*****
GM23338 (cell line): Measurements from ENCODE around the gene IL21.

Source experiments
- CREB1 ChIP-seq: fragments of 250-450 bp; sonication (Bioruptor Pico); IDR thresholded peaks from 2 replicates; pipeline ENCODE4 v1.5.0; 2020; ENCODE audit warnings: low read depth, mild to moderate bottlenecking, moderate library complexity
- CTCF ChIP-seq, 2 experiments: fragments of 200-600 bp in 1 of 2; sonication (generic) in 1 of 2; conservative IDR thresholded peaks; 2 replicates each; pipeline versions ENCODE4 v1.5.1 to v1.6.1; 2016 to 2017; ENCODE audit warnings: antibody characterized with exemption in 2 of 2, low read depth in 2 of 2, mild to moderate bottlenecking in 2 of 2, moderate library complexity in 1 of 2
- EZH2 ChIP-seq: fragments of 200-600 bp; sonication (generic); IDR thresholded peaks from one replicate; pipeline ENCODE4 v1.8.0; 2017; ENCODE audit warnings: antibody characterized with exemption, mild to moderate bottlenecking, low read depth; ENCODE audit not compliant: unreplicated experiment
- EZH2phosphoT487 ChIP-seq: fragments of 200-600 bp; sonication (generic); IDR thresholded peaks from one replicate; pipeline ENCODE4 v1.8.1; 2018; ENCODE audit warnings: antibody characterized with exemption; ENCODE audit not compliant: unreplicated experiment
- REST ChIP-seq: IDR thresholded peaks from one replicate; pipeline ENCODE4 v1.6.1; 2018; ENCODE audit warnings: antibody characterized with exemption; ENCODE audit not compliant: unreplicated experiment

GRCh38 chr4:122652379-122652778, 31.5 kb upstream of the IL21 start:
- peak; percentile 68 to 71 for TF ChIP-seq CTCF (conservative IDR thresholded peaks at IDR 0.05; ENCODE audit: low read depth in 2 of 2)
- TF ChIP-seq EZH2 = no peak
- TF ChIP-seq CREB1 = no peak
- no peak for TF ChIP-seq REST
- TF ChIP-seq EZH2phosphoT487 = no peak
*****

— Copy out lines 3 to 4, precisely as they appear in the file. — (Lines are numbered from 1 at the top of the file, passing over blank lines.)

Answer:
- CREB1 ChIP-seq: fragments of 250-450 bp; sonication (Bioruptor Pico); IDR thresholded peaks from 2 replicates; pipeline ENCODE4 v1.5.0; 2020; ENCODE audit warnings: low read depth, mild to moderate bottlenecking, moderate library complexity
- CTCF ChIP-seq, 2 experiments: fragments of 200-600 bp in 1 of 2; sonication (generic) in 1 of 2; conservative IDR thresholded peaks; 2 replicates each; pipeline versions ENCODE4 v1.5.1 to v1.6.1; 2016 to 2017; ENCODE audit warnings: antibody characterized with exemption in 2 of 2, low read depth in 2 of 2, mild to moderate bottlenecking in 2 of 2, moderate library complexity in 1 of 2